Spring was hard, an exercise in love. Love hopes all things. It holds on and does not abandon. But it speaks the truth and rejoices in it rather than in evil. Love means sacrifice in the sense of a drop everything to help attitude. It is consuming, on your mind all the time. God never promised love would be painless. Though love has to do with community, it often feels lonely.

This year has brought thoughts about truth and calling and compromise. Faith and that not-tame God have kept popping up. I asked myself what I was willing to suffer for Christ, and for the first time truly doubted that I would rejoice to risk life and happiness and all I’ve worked for. Rejection has been on my mind lately. I’m more honest about reality than I used to be: eyes open to the vanity and hopelessness apart from the work of God to grace us.

And now that I’m facing twenty-five in the next several weeks, I must praise my God that I have a life that I run after. The friends I have are ones I choose. My weeks are spent doing things I believe are important, not just floating through an existence. Though twenty-five seems to have come upon me without my consent, the rest of my life is intentional. That is due only to the grace of God. He has helped me through some hard decisions. Some of my waiting and patience has ended, and other parts remain.

By many standards this year has little to show for it. I still have not written a book or started a successful business. No prince charming has swept me off my feet. Like Orion, I’m back and rising over the same horizon. But those who know astronomy realize that relative to the rest of the firmament, Orion’s position has changed. He will move among the stars and planets like he has not done in my lifetime. And a new year is here: the Hunter is chasing life down.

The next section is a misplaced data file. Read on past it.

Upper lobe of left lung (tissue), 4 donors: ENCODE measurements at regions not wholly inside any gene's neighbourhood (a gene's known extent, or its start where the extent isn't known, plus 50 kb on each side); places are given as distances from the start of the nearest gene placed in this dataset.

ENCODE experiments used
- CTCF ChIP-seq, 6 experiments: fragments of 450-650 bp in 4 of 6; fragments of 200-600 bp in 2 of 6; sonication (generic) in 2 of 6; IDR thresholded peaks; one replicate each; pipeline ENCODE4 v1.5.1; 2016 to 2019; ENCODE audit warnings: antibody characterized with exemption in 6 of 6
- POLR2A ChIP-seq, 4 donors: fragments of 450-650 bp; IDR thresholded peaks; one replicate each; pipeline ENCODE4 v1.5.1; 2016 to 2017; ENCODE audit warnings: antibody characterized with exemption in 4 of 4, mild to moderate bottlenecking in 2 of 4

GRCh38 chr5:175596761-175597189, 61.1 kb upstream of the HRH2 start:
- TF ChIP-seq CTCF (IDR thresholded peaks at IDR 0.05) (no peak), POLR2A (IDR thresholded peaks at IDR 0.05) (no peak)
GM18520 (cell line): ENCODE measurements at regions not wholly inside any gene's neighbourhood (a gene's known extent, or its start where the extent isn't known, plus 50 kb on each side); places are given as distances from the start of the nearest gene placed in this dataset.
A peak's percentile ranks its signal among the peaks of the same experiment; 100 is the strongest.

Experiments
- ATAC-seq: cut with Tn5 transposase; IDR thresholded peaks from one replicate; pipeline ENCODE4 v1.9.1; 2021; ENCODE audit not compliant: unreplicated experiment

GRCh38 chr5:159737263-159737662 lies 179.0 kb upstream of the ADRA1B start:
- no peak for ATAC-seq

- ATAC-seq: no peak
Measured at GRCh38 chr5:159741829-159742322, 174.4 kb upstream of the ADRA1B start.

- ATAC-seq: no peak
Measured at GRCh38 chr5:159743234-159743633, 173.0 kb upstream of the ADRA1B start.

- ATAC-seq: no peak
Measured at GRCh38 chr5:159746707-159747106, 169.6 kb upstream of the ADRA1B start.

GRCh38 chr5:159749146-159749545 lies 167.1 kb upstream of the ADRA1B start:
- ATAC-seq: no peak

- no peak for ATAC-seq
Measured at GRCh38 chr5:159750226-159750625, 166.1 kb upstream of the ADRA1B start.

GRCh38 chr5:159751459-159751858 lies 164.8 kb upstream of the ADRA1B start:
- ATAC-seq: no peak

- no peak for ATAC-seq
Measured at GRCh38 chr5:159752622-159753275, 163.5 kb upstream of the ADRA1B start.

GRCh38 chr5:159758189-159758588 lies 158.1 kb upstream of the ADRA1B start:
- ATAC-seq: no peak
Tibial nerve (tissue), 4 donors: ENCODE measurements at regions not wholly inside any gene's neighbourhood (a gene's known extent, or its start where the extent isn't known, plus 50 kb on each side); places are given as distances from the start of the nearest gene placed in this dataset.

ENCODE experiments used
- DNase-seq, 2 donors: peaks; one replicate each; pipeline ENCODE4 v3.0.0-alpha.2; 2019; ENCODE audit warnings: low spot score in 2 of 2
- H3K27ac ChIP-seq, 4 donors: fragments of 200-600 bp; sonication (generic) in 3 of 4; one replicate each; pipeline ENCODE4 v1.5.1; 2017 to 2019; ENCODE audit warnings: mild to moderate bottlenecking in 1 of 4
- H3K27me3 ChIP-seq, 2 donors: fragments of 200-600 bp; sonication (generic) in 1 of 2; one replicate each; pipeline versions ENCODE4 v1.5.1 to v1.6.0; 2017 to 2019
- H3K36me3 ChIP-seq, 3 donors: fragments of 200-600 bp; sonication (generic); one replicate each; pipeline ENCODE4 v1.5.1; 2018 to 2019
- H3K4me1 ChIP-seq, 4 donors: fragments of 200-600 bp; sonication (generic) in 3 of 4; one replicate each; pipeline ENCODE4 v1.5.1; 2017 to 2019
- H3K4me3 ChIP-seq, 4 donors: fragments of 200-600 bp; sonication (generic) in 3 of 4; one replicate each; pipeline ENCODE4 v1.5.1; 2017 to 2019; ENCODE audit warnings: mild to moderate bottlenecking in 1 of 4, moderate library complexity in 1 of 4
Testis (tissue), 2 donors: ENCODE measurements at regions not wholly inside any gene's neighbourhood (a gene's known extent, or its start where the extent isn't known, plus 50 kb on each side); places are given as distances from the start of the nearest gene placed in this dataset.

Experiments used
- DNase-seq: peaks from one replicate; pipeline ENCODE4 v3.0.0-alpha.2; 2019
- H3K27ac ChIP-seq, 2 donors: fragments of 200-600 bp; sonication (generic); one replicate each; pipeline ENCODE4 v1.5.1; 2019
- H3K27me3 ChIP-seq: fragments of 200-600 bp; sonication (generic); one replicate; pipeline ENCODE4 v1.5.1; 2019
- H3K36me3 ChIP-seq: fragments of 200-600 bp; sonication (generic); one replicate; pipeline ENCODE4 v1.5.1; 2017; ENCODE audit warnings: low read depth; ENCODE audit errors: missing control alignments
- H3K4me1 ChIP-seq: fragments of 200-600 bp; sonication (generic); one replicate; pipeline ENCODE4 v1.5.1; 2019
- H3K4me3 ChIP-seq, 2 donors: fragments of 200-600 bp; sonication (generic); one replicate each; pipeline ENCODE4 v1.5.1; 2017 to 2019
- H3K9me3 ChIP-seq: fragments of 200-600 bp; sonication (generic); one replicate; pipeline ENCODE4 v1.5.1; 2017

To God be all glory,
Lisa of Longbourn

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The following is a sort of running commentary on the movie, Remains of the Day.  I wrote it while watching the movie.  The movie is subtle and deep.  I don’t get poems.  I like them if they are clever or rhyme, but not if they’re too deep. So when I do really start to catch on, I get excited.  This movie is like a poem.  If you can grasp the meaning by just watching, you might not be too entertained by this blog post.  It’s full of spoilers and observations about the plot.  Another aspect of this essay is that because I wrote it during the movie, it alternates tenses.  If I speak in past tense, I’m referring to something that happened earlier in the movie, but which I was just pulling together later.  If it’s in the present tense I am either making a point about the theme of the story or discussing events unfolding before my eyes on the screen.  Rather than making the tone consistent throughout, I have preserved the original, hoping that the natural flow will communicate more about how my thoughts were developing.  I’m essentially inviting you to view the movie with me.